Dir. Sam Grossman, 1977
USA, 92 min.
Later retitled Chevy Van to make the most of the Sammy Johns song in the soundtrack (despite the fact that the van in the film is a Dodge), The Van was the second of the Marimark Pictures series (the first being last year’s Superchick) and absolutely the best place to start our Endless Bummer series. Stuart Goetz (who later went on to a long career in film music; he won a daytime Emmy for his work on ALF!) plays Bobby, a red-blooded red-headed Californian who wants nothing more than to graduate high school and invest his life savings in his brand-new custom van, the (ahem) Straight Arrow. Bobby’s desperate attempts to turn himself into a van guy and find decadent imbroglios by the moonlit Pacific are not as easy as he hoped; between his increasingly complicated nature of his relationship with Tina (Deborah White — both White and Goetz would go on to be in the brain-rot epic Record City), the bad advice of his best buddy Jack (Harry Moses) and his boss Andy (DANNY DEVITO!), not to mention the constant bullying from local thug Dugan (Steven Oliver, who we’ll meet again later in this series) — how the hell is Bobby supposed to do any FUN TRUCKIN’? Van expos, boneheaded pranks, drunk driving, tasteful plot-required nude scenes — no, this is not a hidden gem of west coast cinema verite’, it’s a drive-in movie about vans, and that’s all right with me.
VAN NUYS BLVD.
Dir. William Sachs
USA, 93 min.
William Sachs, probably best known for The Incredible Melting Man and Galaxina, here presents the story of a young man wanting to leave behind his boring life to make the cruising scene on Van Nuys Blvd, from the Santa Monica Mountains at the north through the San Fernando Valley to the Verdugo Mountains in the south. Half American Graffitti, half drive-in beach romp, it’s held together buy our lead, Bill Adler, who played Steve in The Van! He’s back as Bobby, who spends a crazy weekend meeting the locals: strippers, carhops, dopers and cops, but specifically old-school hot-rodder Chooch (David Hayward), who is sort of the grand master of Van Nuys. Did I mention ’74 Playmate of the Year Cynthia Wood plays Moon, and Melissa Prophet (who later had roles in Goodfellas and Casino) as Camille? PLUS go-karts, an adorable beach dog, hassling the man, all the LA cruising action you can handle and a badass disco-funk theme song! C’mon and meet us on the boulevard!
aka Vibrating Girls
Dir. Jess Franco (as Clifford Brown), 1972
France, 81 min.
In French with English subs.
“You wanted to go to the house of vice. Well, we’re going now.”
For Franco aficionados, LES EBRANLEES makes an interesting double feature with SINNER–THE SECRET DIARY OF A NYMPHOMANIAC: both released in 1973, both featuring stories of strippers lured into an underworld of crime and violence, both focused on a detective desperately searching for the truth. In the case of LES EBRANLEES, that detective is none other than Franco staple Howard Vernon as Al Pereira in search of the murderer of a prostitute. Definitely a film that lives up to the Eurosleaze tag, it’s long been one of the rarest of Franco’s 70s films.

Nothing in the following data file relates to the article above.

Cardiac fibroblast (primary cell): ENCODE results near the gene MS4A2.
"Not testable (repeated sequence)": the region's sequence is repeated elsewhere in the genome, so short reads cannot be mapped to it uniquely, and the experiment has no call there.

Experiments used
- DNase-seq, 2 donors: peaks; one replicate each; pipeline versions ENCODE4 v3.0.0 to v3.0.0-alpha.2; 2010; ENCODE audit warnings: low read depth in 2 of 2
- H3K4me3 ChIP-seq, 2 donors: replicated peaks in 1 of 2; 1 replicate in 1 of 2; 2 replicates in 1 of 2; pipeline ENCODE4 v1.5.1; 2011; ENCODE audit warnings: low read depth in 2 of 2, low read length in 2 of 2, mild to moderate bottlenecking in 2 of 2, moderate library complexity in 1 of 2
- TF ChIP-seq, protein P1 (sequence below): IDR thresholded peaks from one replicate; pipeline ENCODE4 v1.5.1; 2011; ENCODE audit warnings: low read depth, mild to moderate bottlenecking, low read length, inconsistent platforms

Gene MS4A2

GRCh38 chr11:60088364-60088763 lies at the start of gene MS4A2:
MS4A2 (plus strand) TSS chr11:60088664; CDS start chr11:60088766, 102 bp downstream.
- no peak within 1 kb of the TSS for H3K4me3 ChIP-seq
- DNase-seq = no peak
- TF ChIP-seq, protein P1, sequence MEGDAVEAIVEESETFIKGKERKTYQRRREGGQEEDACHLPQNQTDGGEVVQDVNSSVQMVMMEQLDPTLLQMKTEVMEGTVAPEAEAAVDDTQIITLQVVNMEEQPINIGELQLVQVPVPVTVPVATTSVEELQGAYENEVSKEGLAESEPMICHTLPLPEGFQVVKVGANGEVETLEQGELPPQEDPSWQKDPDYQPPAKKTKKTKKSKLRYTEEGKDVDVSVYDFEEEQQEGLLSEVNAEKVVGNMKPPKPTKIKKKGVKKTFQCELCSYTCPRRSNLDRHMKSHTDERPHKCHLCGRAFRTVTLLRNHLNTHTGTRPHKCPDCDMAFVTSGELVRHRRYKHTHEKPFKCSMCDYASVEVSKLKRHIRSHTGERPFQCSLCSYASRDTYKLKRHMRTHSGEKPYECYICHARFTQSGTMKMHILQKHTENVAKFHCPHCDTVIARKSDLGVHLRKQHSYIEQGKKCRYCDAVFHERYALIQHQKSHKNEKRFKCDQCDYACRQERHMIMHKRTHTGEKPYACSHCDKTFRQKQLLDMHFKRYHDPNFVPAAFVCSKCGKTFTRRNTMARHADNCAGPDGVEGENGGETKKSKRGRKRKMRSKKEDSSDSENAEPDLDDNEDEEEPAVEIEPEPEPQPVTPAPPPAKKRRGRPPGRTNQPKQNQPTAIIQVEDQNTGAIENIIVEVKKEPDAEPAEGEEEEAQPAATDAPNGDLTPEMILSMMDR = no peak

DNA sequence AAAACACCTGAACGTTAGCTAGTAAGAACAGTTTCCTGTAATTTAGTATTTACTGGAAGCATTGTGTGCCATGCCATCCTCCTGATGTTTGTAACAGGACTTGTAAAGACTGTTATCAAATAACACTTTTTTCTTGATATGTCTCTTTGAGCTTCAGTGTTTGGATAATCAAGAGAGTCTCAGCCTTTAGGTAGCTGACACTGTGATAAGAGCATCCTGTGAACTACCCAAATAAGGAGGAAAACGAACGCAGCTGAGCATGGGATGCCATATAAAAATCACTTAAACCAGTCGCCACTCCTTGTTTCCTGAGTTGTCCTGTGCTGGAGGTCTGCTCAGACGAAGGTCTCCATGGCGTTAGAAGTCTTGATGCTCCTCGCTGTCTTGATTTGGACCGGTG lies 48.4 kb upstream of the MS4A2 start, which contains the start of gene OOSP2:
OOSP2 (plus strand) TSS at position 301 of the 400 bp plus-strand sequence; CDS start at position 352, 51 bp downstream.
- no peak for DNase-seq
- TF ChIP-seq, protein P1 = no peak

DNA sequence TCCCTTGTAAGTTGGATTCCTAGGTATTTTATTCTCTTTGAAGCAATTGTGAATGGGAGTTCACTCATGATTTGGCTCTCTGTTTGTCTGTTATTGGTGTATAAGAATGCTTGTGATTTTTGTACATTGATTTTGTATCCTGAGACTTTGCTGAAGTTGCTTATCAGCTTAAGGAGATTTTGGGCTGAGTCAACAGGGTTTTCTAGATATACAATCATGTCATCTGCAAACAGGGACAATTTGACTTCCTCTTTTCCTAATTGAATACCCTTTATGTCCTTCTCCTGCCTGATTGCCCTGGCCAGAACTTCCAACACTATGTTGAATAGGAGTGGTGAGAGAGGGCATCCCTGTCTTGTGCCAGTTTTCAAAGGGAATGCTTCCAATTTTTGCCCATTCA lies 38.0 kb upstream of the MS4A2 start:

aka Le foto di Gioia
Dir. Lamberto Bava, 1987
Italy, 94 min.
Originally helmed by Dario Argento, who dropped out of production at an early date and was replaced by one of his proteges, Lamberto Bava (son of the great Mario Bava, assistant director on everything from Suspiria to A Bay Of Blood to Cannibal Holocaust), DELIRIUM shifts our understanding of what a giallo is from the seventies to the eighties without a hint of nostalgia. Starring the almighty Daria Nicolodi (whose tumultuous marriage to Argento ended in 1985) and the stunning Serena Grandi (who you scuzzballs probably know from Anthropophagus), DELIRIUM is a glossy, flashy mid-80s Italian Vogue spread streaked in crimson. Serena Grandi plays Gloria, one-time prostitute turned head of a men’s fashion magazine called Pussycat. She begins receiving photos of her models murdered, disfigured, and displayed with photos of Gloria in the background. While the magazine drastically increases its readership due to the notoriety surrounding the murders, the noose closes in on Serena With lots of demented POV (where the killer imagines his victims with grotesque masks over their heads), lots of extra-sleazy Dynasty-inspired wardrobes, and drum machines aplenty, it’s an excellent example of where the giallo was by the mid-eighties, happily delivering all the style, perversity and murder set pieces any fan could want in a style entirely different from (but obviously deeply informed by) the 70s classics we most often think of as giallo. More from Lamberto (and fellow Argento protegee Michele Soavi) hopefully coming soon later this year!